By François Laruelle
François Laruelle's lifelong venture of "nonphilosophy," or "nonstandard philosophy," thinks previous the theoretical limits of Western philosophy to achieve new kinfolk between faith, technological know-how, politics, and artwork. In Christo-Fiction, Laruelle ambitions the inflexible, self-sustaining arguments of metaphysics, rooted in Judaic and Greek idea, and the novel capability of Christ, whose "crossing" disrupts their round discourse. Laruelle's Christ isn't the authoritative determine conjured through educational theology, the Apostles, or the Catholic Church. he's the embodiment of wide-spread guy, founding father of a technological know-how of people, and the bring in of a gnostic messianism that calls forth an immanent religion. Explicitly placing quantum technology into faith, Laruelle recasts the temporality of the pass, the entombment, and the resurrection, arguing that it's God who's sacrificed at the move in order that equals in religion can be born. Positioning itself opposed to orthodox faith and naive atheism alike, Christo-Fiction is a bold, heretical test that ties faith tightly to the human adventure and the lived international.
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Extra resources for Christo-Fiction: The Ruins of Athens and Jerusalem (Insurrections: Critical Studies in Religion, Politics, and Culture)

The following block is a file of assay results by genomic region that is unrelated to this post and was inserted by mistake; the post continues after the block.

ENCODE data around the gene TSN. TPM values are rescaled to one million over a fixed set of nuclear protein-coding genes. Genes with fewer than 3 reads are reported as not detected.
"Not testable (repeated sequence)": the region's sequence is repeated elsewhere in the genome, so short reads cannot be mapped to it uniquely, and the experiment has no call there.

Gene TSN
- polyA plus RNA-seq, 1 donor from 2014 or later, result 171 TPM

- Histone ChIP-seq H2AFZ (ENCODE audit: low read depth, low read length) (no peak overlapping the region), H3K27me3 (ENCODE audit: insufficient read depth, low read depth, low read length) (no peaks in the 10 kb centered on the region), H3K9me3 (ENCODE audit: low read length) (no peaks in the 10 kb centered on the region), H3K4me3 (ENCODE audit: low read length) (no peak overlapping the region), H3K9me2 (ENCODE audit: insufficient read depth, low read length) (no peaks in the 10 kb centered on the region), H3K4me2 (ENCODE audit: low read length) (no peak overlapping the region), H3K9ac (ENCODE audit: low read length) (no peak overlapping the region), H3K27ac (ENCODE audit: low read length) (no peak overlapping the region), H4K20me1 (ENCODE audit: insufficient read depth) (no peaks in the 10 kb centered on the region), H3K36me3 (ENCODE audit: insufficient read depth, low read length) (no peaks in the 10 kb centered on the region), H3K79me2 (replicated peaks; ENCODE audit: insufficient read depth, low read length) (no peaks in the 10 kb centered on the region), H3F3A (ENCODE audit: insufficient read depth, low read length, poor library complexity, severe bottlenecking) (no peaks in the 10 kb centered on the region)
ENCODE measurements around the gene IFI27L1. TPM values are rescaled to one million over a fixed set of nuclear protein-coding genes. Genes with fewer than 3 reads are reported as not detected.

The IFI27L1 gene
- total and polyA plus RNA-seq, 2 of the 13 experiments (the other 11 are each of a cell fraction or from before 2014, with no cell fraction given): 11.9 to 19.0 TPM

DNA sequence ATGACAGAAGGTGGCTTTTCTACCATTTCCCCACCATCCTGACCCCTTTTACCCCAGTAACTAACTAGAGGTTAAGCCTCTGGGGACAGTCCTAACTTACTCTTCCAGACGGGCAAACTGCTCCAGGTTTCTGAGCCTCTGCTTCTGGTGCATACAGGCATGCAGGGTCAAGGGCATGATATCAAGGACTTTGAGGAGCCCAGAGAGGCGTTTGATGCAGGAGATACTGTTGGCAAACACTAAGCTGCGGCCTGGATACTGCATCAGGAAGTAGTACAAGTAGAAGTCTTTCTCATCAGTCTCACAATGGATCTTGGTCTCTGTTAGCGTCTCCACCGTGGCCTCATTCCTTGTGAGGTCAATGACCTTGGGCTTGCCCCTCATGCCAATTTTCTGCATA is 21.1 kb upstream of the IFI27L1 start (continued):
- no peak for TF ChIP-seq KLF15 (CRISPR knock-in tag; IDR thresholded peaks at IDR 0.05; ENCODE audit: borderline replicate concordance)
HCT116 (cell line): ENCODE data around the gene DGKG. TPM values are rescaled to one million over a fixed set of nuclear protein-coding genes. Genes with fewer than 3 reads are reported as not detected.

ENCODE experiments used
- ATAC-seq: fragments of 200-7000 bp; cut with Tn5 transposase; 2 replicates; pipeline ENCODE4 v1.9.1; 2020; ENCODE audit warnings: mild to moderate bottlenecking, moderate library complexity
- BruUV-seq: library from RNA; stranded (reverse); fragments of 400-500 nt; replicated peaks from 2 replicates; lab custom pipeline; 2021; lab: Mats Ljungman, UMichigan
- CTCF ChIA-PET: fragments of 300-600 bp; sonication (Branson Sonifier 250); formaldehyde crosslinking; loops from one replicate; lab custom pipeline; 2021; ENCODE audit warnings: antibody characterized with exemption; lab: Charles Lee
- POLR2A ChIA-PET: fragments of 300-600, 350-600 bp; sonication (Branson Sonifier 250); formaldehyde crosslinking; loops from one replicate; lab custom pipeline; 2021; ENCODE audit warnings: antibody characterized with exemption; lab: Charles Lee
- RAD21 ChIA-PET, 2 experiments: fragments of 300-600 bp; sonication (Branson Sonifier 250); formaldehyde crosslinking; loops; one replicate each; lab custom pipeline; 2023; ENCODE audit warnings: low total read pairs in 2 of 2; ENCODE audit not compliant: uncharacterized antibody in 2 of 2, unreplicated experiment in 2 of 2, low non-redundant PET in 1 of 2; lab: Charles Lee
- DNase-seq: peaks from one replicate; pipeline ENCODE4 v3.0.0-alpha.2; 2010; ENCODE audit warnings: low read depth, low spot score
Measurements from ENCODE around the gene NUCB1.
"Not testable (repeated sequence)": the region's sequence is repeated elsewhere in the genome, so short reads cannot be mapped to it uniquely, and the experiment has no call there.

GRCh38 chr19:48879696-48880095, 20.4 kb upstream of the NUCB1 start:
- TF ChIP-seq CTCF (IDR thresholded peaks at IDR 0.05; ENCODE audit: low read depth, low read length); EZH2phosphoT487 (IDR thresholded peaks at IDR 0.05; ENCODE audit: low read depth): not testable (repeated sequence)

The place of suffering is not only the place of godforsakenness, as it is sometimes felt by the afflicted, but is rather a cry for participation in the compassionate community of God. It is a forward look to the experiences of God’s own abiding presence despite every evidence to the contrary. The Hope That Someone Will Care The final movement of the paradigmatic engagement with suffering is the hope that someone will care. The structure of apathy as cowardly withdrawal from the afflicted will be explored in the movement from indifference to compassion.
Furthermore, I will probe into the cultivation of compassionate protest as the appropriate response to suffering. In order to do this we must also look carefully at the theological implications of such a movement for our understanding of God as the source of true compassion. At the root this volume is a call to exercise compassion and enter into the suffering of others with active help. In order for us to do this, we must have a clear understanding and picture of what that help would look like.
The final test of our “answers” or “explanations” of suffering is in regards to the defense of God and God’s good name. This is a difficult aspect of theological reflection on suffering because we are taught, from early age, not to disrespect God. When theological defense of God becomes the primary aim we are in danger of imposing the balance due of affliction onto our fellow human beings. While the biblical witness allows for lament, protest, and complaint to God, some theological formulations seek to protect God and fail to live up to the seriousness of suffering.
Christo-Fiction: The Ruins of Athens and Jerusalem (Insurrections: Critical Studies in Religion, Politics, and Culture) by François Laruelle